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Ken Skates, Cabinet Secretary for Economy and Infrastructure

First published:
3 July 2017
Last updated:

This was published under the 2016 to 2021 administration of the Welsh Government

I have previously committed to keeping Members updated on the programme of work that is being taken forward in respect of the Blue Badge Scheme, following the Blue Badge Ministerial Task and Finish Group’s recommendations which were published in December 2015.  

While local authorities are responsible for administering the scheme in Wales, the Task and Finish group identified inconsistencies in the approach to administering the scheme, the approach to assessment and to enforcement. The differences they observed effectively meant that the 22 authorities were delivering the scheme in different ways resulting in a “postcode lottery”. This is in nobody’s interest.

You will be aware from previous updates, many of the Taskforce’s recommendations have been delivered, we have introduced including the extension of eligibility to those who have a temporary impairment to their mobility which lasts for at least a year, making it easier for them to access services and facilities, support their recovery, and continue to live independently during this period.

In addition to extending the eligibility criteria to include people with cognitive impairments Wales is now leading the way, and our approach is under active consideration by the other administrations of the UK.

My officials have been working closely with local government officers to seek to, finding ways to support local authority staff in their duties and deliver a fair, robust scheme which sees timely decisions on blue badge applications and delivers both consistency and continuity of delivery. Together they have conducted a periodic review of cases across Wales which has demonstrated that whilst the toolkit worked well in the majority of cases there was room for improvement.  As a result of this work, the verification toolkit that we have produced to assist local authorities in their decision making has been improved. This ensures that applicants who have chosen not to accept benefits or social services support which would otherwise see them “passported” to receiving a blue badge are not placed at a disadvantage when applying for a badge under the scheme.

I have been clear that using GPs to assess applicants for a Blue Badge is inappropriate. GPs are expert clinicians who advise on diagnosis and treatment. They are generally not experts in the impact a condition has on someone’s mobility, which is the basis for awarding a Blue Badge, and it is a poor use of GPs’ considerable skills and expertise to ask them to act in this way. With the support of the British Medical Association and the Royal College of General Practitioners, we have therefore changed the toolkit to remove GPs from the assessment process. This will reduce the burden on the GPs, allowing them to focus on patient care. This will also remove the necessity for applicants who are not “passported” to receiving a blue badge to spend money and time in sourcing a GP report, which was a feature of the previous scheme. This is a key measure that makes the system fairer to all applicants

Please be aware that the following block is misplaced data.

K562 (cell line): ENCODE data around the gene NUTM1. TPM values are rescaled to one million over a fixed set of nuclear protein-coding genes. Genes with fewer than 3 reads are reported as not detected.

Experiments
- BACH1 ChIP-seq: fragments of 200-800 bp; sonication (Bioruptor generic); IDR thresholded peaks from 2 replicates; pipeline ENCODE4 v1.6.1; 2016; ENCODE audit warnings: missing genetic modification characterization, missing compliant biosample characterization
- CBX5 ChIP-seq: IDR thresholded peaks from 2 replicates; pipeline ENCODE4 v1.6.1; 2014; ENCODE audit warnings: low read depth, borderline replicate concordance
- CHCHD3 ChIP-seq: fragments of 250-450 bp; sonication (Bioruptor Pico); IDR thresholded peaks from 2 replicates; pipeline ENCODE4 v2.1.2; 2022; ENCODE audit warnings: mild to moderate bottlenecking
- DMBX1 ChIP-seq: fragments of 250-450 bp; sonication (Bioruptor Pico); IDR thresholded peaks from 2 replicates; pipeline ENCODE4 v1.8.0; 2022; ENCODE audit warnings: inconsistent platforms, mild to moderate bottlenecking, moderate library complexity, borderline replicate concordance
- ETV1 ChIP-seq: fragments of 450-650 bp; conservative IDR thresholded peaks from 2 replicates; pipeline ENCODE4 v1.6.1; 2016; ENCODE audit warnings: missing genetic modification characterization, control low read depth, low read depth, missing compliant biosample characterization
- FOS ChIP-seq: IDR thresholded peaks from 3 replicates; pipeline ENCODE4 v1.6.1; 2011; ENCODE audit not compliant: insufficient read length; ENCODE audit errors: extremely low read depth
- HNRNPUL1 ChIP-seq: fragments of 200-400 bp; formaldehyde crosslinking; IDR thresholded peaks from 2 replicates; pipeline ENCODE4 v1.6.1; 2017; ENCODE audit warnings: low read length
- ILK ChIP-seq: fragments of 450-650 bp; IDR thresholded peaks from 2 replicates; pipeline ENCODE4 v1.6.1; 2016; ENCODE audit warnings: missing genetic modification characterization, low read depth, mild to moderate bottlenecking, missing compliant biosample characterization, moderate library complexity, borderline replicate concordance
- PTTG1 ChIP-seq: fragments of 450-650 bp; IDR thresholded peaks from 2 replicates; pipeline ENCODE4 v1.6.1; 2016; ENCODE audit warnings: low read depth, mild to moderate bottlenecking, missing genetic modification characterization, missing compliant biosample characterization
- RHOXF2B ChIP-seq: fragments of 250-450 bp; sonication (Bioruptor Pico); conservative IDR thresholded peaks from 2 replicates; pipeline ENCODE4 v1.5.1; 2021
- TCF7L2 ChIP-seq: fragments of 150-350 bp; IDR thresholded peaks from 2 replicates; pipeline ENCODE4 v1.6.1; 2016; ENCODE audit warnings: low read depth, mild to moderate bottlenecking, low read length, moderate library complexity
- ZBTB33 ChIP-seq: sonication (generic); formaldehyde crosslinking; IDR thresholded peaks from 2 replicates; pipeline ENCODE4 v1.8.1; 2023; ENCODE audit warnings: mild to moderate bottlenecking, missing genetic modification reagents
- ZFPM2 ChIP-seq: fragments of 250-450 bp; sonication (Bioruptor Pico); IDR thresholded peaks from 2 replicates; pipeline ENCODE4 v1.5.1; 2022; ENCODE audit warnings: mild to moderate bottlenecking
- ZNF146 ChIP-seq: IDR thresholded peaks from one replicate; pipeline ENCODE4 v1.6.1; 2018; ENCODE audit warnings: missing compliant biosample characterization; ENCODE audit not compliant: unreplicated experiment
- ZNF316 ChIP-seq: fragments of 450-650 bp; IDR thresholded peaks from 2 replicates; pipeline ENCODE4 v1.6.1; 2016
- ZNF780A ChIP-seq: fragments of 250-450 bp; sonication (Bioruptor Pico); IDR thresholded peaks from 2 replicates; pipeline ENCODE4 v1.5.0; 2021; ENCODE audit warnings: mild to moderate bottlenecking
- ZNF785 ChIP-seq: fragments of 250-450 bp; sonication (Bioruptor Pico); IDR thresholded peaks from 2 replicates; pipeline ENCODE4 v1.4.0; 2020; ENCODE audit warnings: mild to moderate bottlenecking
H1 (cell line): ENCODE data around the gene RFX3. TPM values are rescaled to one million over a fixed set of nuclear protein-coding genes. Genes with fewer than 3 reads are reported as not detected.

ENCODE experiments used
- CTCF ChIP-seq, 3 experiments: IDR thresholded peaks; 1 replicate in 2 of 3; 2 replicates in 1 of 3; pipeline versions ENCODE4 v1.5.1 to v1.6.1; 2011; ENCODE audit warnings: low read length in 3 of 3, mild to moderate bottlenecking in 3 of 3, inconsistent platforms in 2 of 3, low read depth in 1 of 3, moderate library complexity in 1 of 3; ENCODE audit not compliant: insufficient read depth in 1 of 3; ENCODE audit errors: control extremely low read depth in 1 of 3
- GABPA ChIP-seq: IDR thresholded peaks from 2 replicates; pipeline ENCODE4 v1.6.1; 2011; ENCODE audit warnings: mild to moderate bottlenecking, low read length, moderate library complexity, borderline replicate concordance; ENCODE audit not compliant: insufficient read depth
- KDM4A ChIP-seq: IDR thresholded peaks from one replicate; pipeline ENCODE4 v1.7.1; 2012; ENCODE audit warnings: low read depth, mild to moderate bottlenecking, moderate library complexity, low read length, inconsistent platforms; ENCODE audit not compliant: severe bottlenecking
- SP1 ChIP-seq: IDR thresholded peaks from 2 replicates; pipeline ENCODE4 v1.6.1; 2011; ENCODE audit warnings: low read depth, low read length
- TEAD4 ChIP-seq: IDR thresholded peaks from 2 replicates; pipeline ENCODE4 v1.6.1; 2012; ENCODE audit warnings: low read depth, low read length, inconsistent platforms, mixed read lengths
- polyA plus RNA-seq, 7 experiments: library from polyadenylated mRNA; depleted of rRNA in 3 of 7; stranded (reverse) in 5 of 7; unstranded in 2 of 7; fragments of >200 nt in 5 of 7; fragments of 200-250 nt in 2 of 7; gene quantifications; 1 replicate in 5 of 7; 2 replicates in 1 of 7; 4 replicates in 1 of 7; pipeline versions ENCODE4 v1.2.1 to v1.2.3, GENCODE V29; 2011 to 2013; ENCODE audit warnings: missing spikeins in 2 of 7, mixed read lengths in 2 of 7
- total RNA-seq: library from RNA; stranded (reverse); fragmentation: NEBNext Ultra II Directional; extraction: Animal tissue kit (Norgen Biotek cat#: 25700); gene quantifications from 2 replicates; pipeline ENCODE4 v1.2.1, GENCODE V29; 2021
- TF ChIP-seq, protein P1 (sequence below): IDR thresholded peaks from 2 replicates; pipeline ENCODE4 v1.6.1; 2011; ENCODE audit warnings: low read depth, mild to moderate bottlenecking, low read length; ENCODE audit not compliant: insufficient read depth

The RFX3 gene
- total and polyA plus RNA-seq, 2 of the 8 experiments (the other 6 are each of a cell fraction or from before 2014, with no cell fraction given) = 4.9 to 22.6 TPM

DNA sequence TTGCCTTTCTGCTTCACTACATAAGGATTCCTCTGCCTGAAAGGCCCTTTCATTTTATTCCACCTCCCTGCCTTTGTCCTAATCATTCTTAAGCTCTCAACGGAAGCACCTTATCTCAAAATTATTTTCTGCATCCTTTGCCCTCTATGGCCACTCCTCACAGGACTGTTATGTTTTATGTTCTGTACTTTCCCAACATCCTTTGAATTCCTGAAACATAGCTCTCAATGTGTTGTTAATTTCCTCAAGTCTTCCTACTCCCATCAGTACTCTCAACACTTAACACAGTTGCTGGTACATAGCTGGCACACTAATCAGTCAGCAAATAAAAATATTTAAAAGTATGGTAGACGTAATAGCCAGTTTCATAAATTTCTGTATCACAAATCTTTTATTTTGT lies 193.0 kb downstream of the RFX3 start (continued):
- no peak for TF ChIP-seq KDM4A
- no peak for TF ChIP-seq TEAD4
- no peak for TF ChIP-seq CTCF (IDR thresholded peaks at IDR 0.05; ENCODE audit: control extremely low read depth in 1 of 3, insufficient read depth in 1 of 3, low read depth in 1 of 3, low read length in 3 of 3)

The toolkit has been piloted and tested with local authorities to ensure that it is robust, workable and practical with a lower threshold for referring cases to the Independent Advisory Service (IAS) for independent assessment by qualified occupational therapists, funded by the Welsh Government and available to local authorities free of charge. This means that reliance on GPs is reducing, people are receiving a better, more consistent service and the more robust arrangements have saved an estimated £600,000 annually to the public purse.

My officials have also worked closely with local authorities to enable local authorities to improve the customer journey, save money, time and make better decisions through the Blue Badge Improvement Service. This will deliver a more customer focused service, ensuring for instance that the renewal processes are proportionate and do not require a full reassessment where an applicant has had a robust assessment.

To date the work programme has focussed on delivering the Task and Finish group’s recommendations associated with making the scheme fairer, more robust, and more customer focussed. I want to thank the Task and Finish group for their contribution, and their diligence in overseeing the implementation of their recommendations. I also want to thank all the individuals and groups who have supported the Task and Finish Group by providing evidence and working with the group to deliver change.

As a result of the progress of the work programme, I am taking the advice of the Task and Finish group and its chair to disband the group ahead of moving into phase two. I thank the group for their offer of continued support while we work with local authorities and others to tackle abuse and fraud.

We are now concentrating on how the badges are used, to crack down on misuse, abuse and fraud. Already we have facilitated workshops across Wales for local authority fraud teams and parking enforcement teams, drawing on best practice elsewhere in the UK. We are also looking at parking for disabled people more broadly, and considering whether regulations can be amended to provide better access.  

I want to thank members for their support for this work. It is of vital importance because of the contribution the Blue Badge scheme makes to independent living for those who face the most difficult barriers in our society. I will continue to bring forward measures to ensure access for all. The accessible transport group are working to build on the good work that is been done here to shape the future transport sector. I trust to members to continue to support this work, making our society more inclusive and accessible to all.